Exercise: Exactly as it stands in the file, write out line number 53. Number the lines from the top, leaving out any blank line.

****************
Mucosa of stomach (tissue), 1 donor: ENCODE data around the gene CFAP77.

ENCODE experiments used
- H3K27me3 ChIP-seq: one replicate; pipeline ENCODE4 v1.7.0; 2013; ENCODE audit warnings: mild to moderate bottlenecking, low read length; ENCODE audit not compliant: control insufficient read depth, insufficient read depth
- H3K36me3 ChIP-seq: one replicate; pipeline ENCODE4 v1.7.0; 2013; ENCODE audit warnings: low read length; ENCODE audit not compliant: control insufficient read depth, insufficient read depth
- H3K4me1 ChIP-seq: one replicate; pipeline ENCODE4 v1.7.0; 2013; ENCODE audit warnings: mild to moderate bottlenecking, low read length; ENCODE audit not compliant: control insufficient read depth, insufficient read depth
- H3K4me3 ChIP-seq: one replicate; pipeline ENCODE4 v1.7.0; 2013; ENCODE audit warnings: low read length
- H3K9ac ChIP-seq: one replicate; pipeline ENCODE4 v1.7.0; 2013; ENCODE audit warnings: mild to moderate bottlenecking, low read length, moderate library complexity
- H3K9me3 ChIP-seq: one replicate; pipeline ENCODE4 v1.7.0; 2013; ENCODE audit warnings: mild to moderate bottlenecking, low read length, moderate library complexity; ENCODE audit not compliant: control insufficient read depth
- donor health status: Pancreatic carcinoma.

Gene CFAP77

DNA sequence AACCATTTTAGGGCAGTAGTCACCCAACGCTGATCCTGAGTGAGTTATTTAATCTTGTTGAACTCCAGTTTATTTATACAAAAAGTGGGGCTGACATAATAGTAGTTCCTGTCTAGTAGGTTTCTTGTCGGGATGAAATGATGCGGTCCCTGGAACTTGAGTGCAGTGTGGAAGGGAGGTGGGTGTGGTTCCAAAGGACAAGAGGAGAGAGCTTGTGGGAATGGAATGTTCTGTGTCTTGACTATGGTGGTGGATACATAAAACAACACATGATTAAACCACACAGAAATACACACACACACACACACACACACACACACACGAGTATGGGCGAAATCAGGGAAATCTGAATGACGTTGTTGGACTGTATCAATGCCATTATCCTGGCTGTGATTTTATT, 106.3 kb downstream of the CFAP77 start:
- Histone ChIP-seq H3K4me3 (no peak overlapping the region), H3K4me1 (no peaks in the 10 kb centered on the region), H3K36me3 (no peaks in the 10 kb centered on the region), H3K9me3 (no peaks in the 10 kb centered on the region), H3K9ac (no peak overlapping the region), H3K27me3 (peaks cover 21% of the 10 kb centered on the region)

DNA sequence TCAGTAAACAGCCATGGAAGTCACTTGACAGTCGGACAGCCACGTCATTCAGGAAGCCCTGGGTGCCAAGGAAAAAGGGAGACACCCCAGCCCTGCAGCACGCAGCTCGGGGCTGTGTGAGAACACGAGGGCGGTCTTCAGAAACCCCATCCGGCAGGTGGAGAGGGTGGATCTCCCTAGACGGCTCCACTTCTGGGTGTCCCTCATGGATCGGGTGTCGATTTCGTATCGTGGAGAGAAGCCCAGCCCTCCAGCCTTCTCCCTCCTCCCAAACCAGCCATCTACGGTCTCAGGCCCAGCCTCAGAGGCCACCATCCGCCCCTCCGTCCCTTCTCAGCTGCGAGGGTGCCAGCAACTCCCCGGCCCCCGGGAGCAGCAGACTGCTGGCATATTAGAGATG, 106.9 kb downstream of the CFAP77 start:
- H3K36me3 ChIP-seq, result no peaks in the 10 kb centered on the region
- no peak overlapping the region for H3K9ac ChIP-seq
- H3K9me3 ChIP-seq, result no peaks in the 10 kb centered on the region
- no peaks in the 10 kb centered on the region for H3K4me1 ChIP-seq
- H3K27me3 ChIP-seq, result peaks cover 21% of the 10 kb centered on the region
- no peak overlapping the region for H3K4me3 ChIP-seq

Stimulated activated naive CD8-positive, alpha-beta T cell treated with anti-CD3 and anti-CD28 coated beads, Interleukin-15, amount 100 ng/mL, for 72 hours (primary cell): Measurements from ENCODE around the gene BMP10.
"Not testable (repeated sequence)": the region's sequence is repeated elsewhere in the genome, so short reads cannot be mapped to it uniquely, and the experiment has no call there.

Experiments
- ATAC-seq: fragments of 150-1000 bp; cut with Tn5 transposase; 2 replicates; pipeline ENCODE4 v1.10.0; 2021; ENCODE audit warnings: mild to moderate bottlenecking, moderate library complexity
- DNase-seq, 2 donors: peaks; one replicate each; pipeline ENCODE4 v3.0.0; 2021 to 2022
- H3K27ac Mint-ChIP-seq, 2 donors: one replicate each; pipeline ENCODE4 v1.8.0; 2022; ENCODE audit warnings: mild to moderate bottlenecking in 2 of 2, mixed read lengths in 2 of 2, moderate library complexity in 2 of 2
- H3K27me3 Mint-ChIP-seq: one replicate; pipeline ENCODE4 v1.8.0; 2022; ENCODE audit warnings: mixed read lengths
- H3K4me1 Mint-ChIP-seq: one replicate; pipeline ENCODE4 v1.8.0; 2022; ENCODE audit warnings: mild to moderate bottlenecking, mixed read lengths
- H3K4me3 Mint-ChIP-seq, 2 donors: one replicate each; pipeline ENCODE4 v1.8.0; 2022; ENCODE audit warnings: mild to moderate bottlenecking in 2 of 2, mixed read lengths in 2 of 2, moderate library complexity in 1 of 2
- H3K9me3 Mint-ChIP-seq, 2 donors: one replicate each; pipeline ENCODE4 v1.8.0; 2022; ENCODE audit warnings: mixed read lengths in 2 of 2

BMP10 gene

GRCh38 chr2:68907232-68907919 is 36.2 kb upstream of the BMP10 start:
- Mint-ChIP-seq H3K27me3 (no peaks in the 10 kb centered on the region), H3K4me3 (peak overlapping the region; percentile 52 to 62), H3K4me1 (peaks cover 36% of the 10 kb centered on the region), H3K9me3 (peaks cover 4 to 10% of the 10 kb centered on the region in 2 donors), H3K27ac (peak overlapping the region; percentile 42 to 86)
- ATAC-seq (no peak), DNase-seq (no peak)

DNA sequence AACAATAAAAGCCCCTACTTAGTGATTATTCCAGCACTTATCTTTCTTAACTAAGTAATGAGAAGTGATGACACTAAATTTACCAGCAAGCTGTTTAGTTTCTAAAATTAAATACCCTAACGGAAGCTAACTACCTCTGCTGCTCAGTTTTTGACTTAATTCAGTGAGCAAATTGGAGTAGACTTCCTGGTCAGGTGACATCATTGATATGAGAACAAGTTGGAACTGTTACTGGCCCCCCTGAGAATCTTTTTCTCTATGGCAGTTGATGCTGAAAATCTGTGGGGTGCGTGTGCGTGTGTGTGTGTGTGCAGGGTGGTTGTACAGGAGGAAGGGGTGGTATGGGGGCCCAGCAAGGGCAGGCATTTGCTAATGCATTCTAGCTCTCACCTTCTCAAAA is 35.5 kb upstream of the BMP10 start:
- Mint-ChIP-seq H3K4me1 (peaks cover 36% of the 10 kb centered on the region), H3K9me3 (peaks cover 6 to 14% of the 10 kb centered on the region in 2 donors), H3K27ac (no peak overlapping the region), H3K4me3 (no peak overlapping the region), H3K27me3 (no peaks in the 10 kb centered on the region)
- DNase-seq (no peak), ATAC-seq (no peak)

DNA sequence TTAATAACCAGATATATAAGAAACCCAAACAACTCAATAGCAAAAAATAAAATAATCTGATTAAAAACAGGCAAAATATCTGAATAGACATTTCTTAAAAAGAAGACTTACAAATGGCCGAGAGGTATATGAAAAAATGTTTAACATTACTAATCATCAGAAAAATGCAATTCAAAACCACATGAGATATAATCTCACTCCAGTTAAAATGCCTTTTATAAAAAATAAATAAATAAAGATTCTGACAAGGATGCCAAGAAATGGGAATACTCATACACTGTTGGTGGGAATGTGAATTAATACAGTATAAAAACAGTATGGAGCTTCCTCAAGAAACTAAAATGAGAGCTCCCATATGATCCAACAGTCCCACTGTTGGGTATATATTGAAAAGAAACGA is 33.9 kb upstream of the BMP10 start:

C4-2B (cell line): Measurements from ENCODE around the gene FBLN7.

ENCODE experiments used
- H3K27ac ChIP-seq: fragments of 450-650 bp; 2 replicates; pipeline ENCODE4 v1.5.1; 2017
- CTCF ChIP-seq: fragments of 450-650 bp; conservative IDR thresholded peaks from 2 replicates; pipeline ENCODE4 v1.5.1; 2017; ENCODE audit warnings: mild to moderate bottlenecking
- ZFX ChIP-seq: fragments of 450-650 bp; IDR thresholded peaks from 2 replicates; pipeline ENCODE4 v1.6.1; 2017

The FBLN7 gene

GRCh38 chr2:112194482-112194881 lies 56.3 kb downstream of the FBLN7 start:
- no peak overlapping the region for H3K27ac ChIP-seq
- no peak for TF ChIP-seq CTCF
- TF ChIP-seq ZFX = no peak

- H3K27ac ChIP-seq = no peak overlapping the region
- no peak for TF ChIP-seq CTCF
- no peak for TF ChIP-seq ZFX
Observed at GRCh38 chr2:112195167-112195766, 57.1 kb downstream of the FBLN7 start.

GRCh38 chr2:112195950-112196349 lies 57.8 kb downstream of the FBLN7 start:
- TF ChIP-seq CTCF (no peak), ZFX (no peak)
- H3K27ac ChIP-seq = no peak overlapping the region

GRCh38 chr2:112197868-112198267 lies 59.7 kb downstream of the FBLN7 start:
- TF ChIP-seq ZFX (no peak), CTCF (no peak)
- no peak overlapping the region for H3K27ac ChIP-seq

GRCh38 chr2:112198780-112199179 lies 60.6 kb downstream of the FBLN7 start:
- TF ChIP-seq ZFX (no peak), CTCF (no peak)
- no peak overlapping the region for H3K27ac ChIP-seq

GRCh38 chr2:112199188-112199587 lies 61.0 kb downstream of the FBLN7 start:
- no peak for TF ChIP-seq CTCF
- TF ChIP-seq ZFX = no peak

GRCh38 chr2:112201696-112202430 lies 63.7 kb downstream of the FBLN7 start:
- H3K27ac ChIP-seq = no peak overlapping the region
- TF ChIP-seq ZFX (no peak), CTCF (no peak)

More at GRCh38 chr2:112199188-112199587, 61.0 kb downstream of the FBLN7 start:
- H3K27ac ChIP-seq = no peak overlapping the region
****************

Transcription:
- TF ChIP-seq CTCF (no peak), ZFX (no peak)